By B.C. Manion
While the economy continues to struggle, Pasco County leaders are working to lay the groundwork to position the county to market itself more effectively to attract good jobs.
There’s no doubt that change is coming, said Bob Gray of Strategic Planning Group Inc., which has been hired to help the county develop its strategic economic development plan.
“The bottom line is in the next 20-25 years, everything you see in Pasco County is going to double,” Gray said. “If we thought we saw an impact before, hold your hats.
“The Pasco of the future will begin to mirror Pinellas and Hillsborough. 2035 will not be your father’s Pasco County,” Gray said.
Pasco County is the state’s 12th largest county. Its population grew from 36,000 in 1960 to about 471,000 now, Gray told a group of stakeholders assembled to help fashion the county’s economic development plan. The group, representing a variety of interests — including government, businesses, retail, banking, real estate, utilities, citizens and others — met last week at Alice Hall Community Center in Zephyrhills.
The group is meeting again this week to identify the county’s strengths, weaknesses, opportunities and threats, as part of the process to create the economic development plan.
The issue is not whether Pasco County will grow and get more jobs; it’s whether it will grow the way it wants and get the kind of jobs that it wants, Gray said.
The county has tracts that are large enough for development, said Richard Gehring, planning and growth management administrator for Pasco County. He envisions Dade City and Zephyrhills as being potential anchors in the economic development plan. He also noted the county has been divided into five market areas.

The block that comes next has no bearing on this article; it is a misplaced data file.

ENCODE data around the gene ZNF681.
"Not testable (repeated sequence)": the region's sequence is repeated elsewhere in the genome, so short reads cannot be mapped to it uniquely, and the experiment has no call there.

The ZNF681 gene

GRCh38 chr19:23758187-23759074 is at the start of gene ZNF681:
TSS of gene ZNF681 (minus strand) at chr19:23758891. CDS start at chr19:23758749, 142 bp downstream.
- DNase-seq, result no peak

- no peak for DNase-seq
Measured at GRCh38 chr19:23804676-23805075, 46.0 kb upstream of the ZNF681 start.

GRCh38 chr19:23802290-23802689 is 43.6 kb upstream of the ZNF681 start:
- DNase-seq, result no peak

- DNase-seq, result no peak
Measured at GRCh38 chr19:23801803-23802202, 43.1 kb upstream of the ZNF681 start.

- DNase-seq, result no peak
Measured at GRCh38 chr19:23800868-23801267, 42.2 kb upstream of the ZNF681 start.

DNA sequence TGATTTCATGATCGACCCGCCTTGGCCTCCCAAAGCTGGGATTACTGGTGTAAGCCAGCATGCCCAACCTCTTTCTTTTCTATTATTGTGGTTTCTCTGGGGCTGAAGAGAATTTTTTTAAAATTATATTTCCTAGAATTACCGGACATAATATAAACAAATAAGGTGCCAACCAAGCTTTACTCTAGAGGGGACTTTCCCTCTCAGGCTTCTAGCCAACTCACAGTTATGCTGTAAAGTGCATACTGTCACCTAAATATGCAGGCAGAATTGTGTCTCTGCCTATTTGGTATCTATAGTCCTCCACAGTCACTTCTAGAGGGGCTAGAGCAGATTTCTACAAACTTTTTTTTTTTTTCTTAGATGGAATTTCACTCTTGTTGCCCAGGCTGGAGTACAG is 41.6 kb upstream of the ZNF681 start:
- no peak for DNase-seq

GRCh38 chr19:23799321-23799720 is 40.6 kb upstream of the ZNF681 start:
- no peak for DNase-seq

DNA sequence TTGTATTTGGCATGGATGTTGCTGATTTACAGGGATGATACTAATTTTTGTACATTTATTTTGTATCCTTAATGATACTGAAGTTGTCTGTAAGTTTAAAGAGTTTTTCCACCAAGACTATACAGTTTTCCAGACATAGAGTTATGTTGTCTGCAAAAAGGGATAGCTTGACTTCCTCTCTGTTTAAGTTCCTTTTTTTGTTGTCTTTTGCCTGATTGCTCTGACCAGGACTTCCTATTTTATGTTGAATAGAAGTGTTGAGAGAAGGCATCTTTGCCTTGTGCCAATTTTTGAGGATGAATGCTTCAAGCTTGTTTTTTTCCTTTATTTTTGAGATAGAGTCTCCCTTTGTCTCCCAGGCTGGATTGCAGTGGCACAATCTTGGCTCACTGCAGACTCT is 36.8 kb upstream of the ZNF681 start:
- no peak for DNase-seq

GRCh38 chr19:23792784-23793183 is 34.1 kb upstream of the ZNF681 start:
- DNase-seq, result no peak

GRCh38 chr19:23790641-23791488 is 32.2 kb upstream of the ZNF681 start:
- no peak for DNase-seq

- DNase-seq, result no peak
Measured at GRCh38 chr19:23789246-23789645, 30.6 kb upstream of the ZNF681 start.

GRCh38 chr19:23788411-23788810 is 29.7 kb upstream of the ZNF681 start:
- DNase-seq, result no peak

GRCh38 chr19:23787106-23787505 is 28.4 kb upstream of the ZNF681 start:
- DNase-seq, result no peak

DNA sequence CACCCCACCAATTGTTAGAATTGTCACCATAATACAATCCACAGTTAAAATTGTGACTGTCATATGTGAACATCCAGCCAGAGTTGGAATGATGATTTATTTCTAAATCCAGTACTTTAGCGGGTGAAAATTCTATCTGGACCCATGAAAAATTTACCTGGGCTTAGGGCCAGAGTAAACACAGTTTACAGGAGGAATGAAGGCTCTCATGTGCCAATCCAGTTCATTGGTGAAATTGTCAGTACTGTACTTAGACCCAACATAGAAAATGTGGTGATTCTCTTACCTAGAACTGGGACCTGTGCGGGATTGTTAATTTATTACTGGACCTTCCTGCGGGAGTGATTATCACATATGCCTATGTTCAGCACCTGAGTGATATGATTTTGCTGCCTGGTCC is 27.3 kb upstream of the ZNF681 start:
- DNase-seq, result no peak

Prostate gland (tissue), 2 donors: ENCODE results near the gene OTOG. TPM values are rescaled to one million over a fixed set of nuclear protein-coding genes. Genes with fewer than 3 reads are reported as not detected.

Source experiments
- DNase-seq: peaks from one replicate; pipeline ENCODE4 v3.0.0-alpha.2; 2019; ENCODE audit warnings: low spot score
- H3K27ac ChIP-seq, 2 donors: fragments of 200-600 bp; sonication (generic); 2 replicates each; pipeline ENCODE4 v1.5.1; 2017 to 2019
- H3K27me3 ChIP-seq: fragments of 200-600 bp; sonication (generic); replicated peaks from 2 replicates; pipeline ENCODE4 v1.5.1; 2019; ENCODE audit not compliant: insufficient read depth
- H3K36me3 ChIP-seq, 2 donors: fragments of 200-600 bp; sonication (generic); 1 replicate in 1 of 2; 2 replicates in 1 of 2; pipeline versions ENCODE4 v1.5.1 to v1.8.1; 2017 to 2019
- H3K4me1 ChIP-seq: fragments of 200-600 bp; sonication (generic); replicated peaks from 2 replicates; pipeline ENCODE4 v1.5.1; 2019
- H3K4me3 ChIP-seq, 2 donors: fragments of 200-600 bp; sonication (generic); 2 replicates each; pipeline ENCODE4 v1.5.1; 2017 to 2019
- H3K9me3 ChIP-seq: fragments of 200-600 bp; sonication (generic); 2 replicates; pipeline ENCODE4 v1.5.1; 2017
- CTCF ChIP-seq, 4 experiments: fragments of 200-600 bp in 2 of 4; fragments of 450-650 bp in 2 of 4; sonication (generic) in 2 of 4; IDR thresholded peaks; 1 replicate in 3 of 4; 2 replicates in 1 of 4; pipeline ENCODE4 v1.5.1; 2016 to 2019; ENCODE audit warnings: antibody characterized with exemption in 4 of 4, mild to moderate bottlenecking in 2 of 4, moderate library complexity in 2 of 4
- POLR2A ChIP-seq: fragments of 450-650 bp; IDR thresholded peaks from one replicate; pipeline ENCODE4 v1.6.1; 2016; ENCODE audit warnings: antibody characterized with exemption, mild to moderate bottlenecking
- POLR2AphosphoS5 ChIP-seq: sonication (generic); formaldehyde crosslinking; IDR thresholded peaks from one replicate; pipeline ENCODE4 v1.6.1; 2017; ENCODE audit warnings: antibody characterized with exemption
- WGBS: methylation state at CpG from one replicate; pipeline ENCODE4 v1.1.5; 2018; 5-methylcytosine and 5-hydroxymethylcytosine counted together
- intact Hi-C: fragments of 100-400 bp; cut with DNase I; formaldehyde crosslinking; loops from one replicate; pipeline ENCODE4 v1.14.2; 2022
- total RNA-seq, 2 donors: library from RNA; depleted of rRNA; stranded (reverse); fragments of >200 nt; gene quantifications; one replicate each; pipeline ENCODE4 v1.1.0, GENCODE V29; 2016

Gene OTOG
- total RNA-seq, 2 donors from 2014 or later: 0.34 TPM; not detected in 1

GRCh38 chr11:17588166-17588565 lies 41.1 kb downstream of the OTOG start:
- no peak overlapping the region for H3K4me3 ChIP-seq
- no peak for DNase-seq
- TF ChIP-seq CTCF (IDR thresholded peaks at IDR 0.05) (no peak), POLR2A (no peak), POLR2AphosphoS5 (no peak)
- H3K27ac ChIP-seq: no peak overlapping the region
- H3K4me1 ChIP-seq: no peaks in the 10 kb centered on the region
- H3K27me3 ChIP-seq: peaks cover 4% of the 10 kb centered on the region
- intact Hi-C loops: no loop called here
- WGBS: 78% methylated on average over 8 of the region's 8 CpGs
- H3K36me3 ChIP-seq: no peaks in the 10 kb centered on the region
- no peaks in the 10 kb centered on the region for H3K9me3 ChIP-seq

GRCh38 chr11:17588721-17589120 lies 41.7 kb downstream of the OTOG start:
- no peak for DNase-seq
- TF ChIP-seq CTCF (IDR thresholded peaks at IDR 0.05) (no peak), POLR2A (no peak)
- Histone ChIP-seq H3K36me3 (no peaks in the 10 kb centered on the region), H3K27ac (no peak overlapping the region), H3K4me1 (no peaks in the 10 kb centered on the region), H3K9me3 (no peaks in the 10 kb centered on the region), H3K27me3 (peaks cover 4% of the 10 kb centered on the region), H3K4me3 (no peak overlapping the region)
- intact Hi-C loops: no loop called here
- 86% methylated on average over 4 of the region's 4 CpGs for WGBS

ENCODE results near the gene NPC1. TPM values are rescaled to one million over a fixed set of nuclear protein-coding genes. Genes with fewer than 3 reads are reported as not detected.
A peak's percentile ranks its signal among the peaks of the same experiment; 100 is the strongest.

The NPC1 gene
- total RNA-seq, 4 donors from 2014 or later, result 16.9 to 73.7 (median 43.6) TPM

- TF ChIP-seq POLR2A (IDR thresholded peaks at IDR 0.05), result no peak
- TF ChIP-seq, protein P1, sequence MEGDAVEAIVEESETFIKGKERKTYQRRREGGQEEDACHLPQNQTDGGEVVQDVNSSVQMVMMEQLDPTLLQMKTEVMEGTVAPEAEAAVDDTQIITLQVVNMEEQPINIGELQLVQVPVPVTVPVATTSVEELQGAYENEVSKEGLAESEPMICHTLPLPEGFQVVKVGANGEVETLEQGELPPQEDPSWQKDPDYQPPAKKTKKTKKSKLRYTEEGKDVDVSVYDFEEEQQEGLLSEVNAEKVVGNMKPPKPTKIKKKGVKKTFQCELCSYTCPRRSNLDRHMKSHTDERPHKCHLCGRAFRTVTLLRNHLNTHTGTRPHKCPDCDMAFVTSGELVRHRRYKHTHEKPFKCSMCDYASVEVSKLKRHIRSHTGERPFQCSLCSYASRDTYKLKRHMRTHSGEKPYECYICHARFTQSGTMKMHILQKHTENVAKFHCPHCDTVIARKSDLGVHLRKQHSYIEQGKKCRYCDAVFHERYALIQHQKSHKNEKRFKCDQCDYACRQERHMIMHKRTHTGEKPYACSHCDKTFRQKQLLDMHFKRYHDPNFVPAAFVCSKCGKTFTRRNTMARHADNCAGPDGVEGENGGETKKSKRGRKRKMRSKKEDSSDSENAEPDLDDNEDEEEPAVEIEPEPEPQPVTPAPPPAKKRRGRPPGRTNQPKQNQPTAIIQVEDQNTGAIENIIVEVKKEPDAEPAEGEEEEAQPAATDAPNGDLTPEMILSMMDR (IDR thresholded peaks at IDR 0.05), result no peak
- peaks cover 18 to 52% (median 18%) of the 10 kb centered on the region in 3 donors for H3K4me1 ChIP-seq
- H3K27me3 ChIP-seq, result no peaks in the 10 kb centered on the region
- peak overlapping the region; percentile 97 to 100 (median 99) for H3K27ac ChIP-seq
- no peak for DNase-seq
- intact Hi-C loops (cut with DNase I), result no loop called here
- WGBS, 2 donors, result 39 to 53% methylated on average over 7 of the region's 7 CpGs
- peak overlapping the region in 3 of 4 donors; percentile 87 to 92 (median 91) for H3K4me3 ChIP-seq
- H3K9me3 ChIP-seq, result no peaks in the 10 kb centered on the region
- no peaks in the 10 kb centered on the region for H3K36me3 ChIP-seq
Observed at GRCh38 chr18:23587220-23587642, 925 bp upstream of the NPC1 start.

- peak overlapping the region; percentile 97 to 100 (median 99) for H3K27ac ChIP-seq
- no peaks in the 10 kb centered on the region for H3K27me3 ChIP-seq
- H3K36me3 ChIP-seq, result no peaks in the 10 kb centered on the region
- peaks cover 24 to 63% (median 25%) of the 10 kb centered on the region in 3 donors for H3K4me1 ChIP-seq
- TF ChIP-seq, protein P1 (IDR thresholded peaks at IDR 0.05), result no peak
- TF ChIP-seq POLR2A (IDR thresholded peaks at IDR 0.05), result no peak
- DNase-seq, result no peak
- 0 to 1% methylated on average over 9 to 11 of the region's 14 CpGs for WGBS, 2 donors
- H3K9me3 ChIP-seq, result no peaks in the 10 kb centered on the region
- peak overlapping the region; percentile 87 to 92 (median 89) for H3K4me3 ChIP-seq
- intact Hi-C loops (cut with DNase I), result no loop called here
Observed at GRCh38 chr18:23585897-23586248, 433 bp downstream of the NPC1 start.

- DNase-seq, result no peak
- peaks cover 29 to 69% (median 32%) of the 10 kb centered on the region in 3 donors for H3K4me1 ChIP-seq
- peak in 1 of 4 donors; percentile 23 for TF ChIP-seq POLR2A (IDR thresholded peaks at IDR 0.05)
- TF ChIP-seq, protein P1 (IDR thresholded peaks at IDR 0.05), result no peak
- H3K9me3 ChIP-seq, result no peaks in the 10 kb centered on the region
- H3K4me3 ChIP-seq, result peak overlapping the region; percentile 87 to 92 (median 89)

Those are the east, west, north, south and central market areas, according to background documentation provided at the meeting.
Gray said the county doesn’t have a workforce problem because it draws its workforce from the region. He also said its proximity to the University of South Florida is a huge benefit.
However, John Hagen, president and CEO of the Pasco Economic Development Council, said being able to draw from the region isn’t enough.
“My concern is that we create high-skilled jobs, but our residents don’t get the jobs,” Hagen said. Efforts must be made to help Pasco’s workforce develop the kinds of skills needed to secure those high-quality jobs, he said.
Hagen is optimistic about Pasco’s future, but said it will take hard work to achieve what the county wants.
“We’re well-positioned to take future growth here,” Hagen said. However, he added, the county can’t merely sit back and wait. “I think we’re going to have to make that happen. If we’re anti-growth, the growth will go elsewhere.
“Things are going to get shaken up and we want to be the shakers, not the shaken,” Hagen said.
Gray said the county’s economic development plan has to start with a vision: “What do we want?”
It’s also important to get community buy-in regarding the importance of economic development, Gray said.
“We have to get a buy-in because there is going to be a cost for implementing the plan,” Gray said.
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